Thai police seeking have descended on the country's largest Buddhist temple in their hunt for an influential monk charged with embezzlement. The case highlights a major religious and political division.
Thai security forces on Thursday entered the highly controversial Wat Dhammakaya temple complex in their effort to arrest Phra Dhammachayo, who has not been seen in public for months.
The former abbot is thought to be in hiding inside the temple, which is famed for its sci-fi architecture. Previous attempts to arrest 72-year-old Phra have been thwarted by his many supporters, who surrounded the site in his defense.
Phra is accused of money laundering and accepting allegedly embezzled funds worth 1.2 billion baht ($33 million, 31 million euros) from a jailed bank owner.
Wat Dhammakaya, on the outskirts of Bangkok, is the base of a breakaway Buddhist order that conservative adherents of the religion allege encourages a "buy-your-way-to-nirvana" philosophy.
Magic 'spells' and television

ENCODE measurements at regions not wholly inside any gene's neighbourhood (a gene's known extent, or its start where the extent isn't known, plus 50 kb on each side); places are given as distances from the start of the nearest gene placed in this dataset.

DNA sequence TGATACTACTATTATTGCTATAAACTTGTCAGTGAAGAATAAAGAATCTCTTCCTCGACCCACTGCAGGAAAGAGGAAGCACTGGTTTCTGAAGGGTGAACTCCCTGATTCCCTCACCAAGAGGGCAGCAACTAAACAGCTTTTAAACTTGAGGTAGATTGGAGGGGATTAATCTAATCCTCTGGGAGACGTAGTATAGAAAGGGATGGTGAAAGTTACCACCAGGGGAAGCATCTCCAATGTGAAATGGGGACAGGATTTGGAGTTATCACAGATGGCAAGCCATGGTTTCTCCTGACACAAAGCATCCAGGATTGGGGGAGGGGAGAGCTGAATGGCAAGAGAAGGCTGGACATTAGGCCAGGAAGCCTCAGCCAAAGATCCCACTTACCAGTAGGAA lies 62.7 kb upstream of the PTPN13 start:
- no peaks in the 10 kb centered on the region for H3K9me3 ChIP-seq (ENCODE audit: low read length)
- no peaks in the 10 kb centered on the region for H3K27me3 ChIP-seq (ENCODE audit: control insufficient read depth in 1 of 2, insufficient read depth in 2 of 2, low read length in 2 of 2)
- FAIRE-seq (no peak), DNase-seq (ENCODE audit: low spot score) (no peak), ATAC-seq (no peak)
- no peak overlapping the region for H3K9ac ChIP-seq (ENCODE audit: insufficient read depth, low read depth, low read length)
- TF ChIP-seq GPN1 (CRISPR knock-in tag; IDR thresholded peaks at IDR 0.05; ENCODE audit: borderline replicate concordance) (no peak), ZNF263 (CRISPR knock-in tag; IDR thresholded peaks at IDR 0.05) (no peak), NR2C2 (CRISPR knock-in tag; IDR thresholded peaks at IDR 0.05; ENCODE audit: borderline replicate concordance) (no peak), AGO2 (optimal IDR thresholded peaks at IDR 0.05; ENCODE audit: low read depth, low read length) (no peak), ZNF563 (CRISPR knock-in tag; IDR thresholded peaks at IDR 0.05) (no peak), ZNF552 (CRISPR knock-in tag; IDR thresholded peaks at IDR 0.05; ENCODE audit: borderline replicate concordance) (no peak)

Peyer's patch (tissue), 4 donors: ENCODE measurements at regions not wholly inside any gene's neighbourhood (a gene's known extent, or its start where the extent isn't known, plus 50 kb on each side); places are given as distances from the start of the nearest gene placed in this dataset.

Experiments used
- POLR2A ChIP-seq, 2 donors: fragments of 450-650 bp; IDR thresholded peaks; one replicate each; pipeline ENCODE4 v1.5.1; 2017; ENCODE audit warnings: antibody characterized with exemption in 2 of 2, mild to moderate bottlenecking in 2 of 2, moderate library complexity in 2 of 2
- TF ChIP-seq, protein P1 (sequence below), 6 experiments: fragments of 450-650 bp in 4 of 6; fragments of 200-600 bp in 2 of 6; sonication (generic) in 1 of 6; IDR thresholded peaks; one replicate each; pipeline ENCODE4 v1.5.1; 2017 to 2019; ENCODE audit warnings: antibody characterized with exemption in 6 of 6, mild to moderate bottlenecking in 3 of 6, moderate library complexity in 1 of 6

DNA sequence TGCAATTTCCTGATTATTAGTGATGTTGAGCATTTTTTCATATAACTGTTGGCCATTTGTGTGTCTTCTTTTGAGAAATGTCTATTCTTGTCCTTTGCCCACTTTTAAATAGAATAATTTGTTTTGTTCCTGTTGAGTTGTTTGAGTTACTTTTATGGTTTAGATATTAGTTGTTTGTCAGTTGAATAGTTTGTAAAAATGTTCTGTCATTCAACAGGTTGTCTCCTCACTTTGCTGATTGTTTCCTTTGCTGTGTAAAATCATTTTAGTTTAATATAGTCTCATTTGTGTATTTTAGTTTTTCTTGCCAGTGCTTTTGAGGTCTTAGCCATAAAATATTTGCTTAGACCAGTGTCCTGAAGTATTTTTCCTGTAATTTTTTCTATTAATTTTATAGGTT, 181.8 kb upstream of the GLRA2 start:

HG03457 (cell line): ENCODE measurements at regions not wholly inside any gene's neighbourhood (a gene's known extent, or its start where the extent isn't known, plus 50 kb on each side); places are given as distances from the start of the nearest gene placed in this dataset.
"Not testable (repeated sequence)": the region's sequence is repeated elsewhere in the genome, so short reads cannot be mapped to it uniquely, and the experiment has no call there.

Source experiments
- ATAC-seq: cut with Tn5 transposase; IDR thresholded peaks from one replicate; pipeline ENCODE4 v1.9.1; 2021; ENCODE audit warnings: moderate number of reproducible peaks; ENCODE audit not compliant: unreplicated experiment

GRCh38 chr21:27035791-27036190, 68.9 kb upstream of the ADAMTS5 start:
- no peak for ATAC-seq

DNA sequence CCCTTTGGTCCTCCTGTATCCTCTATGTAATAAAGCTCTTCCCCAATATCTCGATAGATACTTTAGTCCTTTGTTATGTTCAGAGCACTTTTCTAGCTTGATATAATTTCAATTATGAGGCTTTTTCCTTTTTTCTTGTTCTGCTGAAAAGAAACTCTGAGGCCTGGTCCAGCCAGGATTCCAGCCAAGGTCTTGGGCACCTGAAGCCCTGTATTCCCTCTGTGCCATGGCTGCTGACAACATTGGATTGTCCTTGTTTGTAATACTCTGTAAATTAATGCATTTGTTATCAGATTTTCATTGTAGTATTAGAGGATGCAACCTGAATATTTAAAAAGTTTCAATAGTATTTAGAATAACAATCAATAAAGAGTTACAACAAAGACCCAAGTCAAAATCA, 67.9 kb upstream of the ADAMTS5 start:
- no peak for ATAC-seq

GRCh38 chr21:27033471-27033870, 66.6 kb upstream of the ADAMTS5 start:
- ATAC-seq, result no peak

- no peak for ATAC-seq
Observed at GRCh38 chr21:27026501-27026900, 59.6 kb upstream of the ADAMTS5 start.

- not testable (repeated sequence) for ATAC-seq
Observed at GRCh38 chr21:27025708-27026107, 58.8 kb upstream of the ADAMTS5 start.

The sheer size and style of the temple, at 1,000 acres (400 hectares) nearly 10 times the size of Vatican City and boasting a central stupa resembling a golden flying saucer, is considered an affront to many conservative Buddhists.
So too is the order's approach to recruiting converts. The sect has its own television channel aimed at winning new followers and is accused by some Thais of using spells to bewitch those who attend the temple.
The latest police operation comes after the chief of Thailand's military junta, Prime Minister Prayut Chan-O-Cha invoked a special order putting the area under military control.
"We are sealing off the temple and after that we will search all the buildings," said Colonel Paisit Wongmaung, chief of the Thailand's Department of Special Investigation.
Links to former government?
Instead of risking confrontation, Prayut has himself urged the monk to "come out and fight the case."
Many of the ultra-nationalist monks who criticize the Dhammakaya movement played a key role in protests against former Thai Prime Minister Yingluck Shinawatra.
The temple is said to have links to Yingluck's brother Thaksin Shinawatra, who was ousted in a 2006 military coup amid accusations of embezzlement. Yingluck was also toppled in a military coup, in 2014.
The temple denies any political affiliations, claiming to have become a pawn in the battle between the Shinawatras and their rural supporters and Bangkok's military-allied elite.